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Big Ask gets big boost

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Roger Watson threw his support behind the Big Ask capital campaign of the building that carries his namesake, with a $100,000 donation, Sept. 29.
Roger and Janet Watson announced the substantial donation at a reception in the Watson Art Centre (WAC) gallery.
Watson explained one of his foundational beliefs is, throughout life, individuals meet people who take the time to say or do something that helps change direction in that person’s life.
“And people seem to have done that throughout my life and have caused me to have, not only business success, but also financial and family success. Everything has worked out very well,” he said, adding he considers himself one of the luckiest men on the planet.
“So that I can turn around and help somebody else, is a small token, I think.”
Watson believes in philanthropy, noting it is something his father believed in, as well.
“My dad believed in this building,” he said, taking note of the beauty, great acoustics and history of the WAC.
“Can you imagine what it will be like in 50 years, or 100 years,” he asked.
“It’s irreplaceable.”
While his donation will greatly assist the ongoing capital campaign at WAC, Watson said, the amount of time and support his father put into the building is immeasurable.
“He contributed much greater than what I contributed,” he said, referring to his father’s vision in rallying the community to save the building from demolition and create a home for the arts in Dauphin.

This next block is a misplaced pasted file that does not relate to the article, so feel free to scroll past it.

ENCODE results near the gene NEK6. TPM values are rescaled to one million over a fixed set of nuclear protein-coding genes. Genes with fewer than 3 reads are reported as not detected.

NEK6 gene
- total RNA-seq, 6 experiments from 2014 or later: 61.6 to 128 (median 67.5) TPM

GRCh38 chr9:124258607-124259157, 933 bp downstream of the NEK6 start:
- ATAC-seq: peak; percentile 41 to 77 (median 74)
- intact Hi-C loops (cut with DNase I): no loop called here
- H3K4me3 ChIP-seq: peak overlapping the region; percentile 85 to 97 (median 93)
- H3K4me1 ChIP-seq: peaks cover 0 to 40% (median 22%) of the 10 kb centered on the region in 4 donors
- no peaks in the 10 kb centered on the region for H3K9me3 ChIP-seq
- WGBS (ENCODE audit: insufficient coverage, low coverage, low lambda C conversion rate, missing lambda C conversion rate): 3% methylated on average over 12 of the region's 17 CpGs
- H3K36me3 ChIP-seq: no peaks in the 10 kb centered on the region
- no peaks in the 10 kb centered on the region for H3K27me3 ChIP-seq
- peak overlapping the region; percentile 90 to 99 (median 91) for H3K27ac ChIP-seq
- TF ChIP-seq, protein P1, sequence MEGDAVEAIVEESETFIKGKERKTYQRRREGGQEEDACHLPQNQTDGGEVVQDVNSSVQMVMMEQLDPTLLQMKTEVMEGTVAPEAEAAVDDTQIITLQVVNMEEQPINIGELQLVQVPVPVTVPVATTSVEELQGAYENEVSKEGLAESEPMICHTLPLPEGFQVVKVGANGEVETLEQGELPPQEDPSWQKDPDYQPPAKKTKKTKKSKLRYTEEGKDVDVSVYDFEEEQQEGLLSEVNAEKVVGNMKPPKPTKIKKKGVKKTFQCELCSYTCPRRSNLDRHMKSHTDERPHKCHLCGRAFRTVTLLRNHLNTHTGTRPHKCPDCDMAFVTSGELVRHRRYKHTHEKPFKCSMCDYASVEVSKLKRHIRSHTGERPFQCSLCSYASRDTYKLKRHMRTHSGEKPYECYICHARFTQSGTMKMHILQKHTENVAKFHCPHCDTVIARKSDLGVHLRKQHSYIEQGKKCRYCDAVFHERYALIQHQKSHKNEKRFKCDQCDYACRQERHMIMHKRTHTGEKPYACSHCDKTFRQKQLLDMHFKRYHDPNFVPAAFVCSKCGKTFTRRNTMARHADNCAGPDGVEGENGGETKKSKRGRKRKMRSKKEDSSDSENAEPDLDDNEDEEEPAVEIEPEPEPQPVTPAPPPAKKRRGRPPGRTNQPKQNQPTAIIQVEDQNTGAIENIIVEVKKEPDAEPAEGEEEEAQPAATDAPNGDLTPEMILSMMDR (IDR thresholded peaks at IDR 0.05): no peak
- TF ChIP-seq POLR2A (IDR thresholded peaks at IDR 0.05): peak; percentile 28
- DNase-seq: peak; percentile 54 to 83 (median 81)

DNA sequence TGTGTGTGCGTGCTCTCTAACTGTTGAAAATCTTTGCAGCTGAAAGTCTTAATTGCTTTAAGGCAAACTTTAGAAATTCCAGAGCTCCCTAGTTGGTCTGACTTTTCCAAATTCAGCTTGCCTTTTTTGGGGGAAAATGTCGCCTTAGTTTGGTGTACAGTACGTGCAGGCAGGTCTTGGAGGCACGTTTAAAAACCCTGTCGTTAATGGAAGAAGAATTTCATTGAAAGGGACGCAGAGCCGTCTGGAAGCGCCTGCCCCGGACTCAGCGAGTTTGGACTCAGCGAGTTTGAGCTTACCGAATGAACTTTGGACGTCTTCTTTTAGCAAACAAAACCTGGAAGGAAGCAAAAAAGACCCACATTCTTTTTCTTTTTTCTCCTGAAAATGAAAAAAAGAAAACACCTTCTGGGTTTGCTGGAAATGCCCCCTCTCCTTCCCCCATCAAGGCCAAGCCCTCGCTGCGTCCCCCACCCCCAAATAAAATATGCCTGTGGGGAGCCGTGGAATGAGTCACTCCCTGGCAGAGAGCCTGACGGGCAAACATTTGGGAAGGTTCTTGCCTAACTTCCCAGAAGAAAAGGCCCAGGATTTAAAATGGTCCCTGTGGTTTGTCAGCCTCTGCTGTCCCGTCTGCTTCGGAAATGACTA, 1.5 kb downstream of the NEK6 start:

Watson is pleased with the historic building, noting it is looking good, as a result of the decisions made by countless volunteers over the years.
Dr. Vernon L. Watson was born Oct. 26, 1918 in Dauphin.
He practised dentistry in Dauphin from 1945 to 1984, taught art at the International Music Camp and was assistant band director of the Dauphin Boys and Girls Band for over 30 years.
Vernon married Thelma Grace Mcgee-Gould and after her death in 1963, married Frances Elizabeth Lorraine Port.
He had four children, David, Roger, Richard and Joan.
In 1972, Vernon spearheaded the formation of the Dauphin and District Allied Arts Council and served as president from 1973 to 1979.
During his tenure, the former Dauphin Town Hall was transformed into the Dauphin Allied Arts Centre, now the Watson Art Centre.
Vernon died June 12, 1984 and is buried in Riverside Cemetery in Dauphin.
Big Ask committee member Wayne Heide noted the Watson donation officially kicks off a public capital campaign, as to date, completed project expenditures are over $460,000. Much of that funding was raised from local businesses and grants, he said, and WAC is looking for support from the community at large.

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M. A. Nyquist
REPORTER
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